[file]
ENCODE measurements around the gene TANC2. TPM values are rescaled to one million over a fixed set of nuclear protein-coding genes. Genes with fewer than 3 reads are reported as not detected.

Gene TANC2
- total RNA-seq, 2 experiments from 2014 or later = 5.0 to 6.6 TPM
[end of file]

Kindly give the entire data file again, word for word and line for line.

ENCODE measurements around the gene TANC2. TPM values are rescaled to one million over a fixed set of nuclear protein-coding genes. Genes with fewer than 3 reads are reported as not detected.

Gene TANC2
- total RNA-seq, 2 experiments from 2014 or later = 5.0 to 6.6 TPM